Celebrities gain more credit for plastic surgery than plastic surgeons themselves. Tweets posted do not provide information about the basic science of plastic surgery, patient safety issues or topics related to reconstructive surgery, says a study.
"Twitter provides a great opportunity to engage with and educate patients and the public about plastic surgery, but all too often, the conversation is dominated by celebrity gossip and marketing by practitioners who are not Board-certified plastic surgeons," said lead researcher Olivier Alexandre Branford from The Royal Marsden Hospital, London.
‘Tweets about plastic surgery made by plastic surgeons are only 6 percent, while 70 percent of the tweets were posted by the public.’
AdvertisementThe researchers analyzed 2,900 tweets including the words "plastic surgery" -- and found that only six per cent of tweets about plastic surgery were actually made by plastic surgeons while 70 percent were posted by the public.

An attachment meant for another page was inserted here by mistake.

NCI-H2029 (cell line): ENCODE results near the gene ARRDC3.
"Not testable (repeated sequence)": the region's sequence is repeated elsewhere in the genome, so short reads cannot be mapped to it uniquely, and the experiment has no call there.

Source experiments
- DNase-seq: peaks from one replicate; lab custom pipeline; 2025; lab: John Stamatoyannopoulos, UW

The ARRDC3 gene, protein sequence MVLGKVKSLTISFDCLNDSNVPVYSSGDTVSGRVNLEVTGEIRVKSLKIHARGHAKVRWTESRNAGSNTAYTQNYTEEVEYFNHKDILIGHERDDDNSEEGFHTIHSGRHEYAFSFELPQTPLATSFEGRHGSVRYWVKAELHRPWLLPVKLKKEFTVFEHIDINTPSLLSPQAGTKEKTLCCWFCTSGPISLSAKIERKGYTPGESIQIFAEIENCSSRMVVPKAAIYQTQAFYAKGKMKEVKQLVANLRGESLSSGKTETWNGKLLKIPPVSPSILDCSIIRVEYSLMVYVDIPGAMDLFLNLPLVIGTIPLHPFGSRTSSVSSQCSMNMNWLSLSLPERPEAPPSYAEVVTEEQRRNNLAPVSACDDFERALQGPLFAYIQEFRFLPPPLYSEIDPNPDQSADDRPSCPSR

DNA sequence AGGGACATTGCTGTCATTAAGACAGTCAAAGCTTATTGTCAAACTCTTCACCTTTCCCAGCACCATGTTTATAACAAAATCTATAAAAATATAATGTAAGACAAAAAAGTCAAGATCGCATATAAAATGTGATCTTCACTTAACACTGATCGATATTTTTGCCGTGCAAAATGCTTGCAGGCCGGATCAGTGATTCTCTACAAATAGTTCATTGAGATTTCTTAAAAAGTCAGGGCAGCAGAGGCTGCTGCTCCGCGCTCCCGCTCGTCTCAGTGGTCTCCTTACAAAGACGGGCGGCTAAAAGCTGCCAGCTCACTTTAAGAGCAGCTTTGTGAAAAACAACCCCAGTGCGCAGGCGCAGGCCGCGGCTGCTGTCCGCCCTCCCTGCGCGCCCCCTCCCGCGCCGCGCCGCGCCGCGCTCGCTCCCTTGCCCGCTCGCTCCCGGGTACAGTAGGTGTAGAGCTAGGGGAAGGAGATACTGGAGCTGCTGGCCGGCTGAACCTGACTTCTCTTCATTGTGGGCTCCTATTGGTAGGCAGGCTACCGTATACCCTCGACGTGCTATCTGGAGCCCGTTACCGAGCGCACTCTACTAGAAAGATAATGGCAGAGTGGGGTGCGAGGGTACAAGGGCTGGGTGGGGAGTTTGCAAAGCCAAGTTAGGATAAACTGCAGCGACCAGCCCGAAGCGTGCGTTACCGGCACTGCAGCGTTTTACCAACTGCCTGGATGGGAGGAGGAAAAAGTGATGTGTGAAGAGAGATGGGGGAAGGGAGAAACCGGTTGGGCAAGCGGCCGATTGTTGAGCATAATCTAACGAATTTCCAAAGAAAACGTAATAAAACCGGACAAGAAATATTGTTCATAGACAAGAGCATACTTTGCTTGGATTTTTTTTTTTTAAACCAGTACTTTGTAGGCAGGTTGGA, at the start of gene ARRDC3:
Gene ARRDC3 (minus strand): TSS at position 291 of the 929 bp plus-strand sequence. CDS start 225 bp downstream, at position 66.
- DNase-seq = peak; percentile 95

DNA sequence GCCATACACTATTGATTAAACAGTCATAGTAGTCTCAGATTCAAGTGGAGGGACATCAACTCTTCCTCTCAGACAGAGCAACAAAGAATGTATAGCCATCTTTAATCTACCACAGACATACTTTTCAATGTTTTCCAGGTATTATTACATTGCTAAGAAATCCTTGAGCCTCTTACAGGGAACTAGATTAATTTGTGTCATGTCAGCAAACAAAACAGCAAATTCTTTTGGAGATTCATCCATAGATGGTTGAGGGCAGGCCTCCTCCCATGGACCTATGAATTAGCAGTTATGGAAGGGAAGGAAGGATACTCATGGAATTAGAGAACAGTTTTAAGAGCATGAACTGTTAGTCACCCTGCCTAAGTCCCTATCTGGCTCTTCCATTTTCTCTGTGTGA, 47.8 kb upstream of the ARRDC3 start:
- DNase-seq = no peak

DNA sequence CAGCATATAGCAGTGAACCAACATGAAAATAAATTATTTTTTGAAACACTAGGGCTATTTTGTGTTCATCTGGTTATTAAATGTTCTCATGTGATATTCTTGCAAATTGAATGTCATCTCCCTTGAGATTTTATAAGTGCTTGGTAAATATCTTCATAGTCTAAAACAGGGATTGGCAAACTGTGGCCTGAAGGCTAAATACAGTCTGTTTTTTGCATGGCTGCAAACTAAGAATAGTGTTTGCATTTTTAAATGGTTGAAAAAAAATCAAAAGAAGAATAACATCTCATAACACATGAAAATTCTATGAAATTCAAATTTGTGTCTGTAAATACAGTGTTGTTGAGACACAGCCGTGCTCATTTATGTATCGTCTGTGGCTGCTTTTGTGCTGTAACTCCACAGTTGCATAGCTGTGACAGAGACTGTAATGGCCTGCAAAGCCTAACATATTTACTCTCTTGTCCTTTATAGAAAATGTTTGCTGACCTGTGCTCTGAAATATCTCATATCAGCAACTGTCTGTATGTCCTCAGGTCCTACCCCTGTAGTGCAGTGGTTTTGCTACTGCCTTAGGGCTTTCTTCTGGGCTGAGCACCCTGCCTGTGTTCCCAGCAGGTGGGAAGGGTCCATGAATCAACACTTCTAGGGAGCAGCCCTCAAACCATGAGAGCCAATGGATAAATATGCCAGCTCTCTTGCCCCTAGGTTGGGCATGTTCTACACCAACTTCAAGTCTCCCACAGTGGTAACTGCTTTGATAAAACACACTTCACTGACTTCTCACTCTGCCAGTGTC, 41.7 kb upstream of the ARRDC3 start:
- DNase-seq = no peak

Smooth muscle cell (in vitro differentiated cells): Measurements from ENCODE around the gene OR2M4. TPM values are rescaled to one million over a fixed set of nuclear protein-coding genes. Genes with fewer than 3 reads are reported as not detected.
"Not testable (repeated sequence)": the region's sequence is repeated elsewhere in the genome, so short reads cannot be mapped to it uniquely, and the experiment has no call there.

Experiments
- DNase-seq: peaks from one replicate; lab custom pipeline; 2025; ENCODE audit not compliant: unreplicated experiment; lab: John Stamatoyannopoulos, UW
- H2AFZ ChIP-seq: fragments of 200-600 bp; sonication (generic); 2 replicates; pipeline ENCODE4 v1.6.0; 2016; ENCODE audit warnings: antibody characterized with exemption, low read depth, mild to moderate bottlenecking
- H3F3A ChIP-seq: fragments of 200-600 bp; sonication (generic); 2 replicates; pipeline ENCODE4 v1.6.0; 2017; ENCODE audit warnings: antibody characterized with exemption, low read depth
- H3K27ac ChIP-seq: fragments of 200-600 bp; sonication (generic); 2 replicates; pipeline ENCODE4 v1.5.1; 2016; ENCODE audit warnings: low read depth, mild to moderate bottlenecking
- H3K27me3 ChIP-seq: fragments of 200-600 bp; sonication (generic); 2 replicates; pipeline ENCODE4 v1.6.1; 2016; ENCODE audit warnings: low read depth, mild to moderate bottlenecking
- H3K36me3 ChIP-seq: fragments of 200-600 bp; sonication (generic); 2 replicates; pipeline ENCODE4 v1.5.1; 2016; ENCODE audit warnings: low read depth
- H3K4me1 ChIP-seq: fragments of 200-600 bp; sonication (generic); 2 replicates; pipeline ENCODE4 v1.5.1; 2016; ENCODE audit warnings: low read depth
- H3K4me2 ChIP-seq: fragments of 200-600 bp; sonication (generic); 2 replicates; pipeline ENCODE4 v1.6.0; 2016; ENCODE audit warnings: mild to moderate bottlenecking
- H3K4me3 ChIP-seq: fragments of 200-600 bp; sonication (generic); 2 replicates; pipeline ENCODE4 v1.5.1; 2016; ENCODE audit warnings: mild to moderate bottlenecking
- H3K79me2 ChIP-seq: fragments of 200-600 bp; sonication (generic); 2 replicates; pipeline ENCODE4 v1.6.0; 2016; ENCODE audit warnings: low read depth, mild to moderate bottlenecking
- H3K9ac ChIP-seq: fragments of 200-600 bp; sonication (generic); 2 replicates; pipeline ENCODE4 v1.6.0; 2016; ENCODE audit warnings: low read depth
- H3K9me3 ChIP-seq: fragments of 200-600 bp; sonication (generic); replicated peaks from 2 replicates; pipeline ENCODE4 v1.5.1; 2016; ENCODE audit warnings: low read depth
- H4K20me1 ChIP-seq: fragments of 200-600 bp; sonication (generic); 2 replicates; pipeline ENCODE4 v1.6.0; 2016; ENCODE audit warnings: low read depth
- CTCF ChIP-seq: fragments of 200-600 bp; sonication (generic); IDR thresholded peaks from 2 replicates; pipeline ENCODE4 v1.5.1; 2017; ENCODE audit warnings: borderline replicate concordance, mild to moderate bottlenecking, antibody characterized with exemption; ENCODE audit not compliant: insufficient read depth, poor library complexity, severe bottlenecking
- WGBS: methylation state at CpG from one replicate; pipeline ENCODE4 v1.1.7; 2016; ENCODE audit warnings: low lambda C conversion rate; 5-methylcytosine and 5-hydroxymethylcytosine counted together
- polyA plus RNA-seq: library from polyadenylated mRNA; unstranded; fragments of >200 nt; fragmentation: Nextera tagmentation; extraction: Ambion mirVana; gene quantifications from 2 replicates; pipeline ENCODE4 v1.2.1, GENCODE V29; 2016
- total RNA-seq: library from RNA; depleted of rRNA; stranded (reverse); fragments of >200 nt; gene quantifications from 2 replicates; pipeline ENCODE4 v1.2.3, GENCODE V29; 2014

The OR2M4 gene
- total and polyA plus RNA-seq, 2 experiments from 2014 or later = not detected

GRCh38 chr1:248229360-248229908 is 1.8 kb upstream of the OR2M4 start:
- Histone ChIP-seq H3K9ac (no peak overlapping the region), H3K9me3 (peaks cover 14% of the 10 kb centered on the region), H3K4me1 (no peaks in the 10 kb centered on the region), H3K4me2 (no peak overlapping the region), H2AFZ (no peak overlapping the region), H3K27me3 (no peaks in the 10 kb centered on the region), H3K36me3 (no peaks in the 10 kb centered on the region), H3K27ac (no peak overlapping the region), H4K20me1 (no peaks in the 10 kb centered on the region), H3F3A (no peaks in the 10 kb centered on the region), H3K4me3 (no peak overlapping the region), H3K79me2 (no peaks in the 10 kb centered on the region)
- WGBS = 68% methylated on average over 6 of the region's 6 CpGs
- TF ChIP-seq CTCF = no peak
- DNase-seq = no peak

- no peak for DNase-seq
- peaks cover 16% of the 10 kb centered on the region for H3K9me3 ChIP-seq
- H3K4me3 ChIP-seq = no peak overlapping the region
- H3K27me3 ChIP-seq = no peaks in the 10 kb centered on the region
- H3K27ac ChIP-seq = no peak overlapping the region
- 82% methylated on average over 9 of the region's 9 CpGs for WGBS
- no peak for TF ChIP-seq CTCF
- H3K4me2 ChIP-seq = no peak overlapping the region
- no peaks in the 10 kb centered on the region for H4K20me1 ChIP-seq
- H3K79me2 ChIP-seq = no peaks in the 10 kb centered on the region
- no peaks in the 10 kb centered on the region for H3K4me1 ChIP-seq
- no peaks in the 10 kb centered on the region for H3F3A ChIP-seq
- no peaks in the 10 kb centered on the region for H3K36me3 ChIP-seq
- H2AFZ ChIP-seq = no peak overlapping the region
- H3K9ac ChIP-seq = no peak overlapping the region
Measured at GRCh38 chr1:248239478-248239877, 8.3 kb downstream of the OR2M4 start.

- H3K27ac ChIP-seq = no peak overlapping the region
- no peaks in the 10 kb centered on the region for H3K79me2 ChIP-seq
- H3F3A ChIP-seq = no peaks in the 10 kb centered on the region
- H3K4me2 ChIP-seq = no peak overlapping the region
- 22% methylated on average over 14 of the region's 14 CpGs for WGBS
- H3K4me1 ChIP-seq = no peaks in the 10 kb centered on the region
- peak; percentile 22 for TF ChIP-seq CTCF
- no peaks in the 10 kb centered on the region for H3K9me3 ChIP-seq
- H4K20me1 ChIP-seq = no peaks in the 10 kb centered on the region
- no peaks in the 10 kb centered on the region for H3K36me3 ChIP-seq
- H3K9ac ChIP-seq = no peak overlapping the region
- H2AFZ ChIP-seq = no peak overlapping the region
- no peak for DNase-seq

While the researchers believe that Twitter "may be the best-suited platform to fulfill the role of public education and engagement," the study reveals that a high percentage (37 percent) of tweets with hashtag "Plastic Surgery" by plastic surgeons were self-promotional.
It also noted that only five percent of tweets included the "Plastic Surgery" hashtag.
The report, published in the Journal Plastic and Reconstructive Surgery, found that 50 percent of the tweets were about celebrity plastic surgery while 44 percent were about aesthetic surgery.
The researchers suggested plastic surgeons to reclaim plastic surgery from the tabloid press, celebrity gossip and cosmetic quackery in the interests of public safety and quality outcomes.
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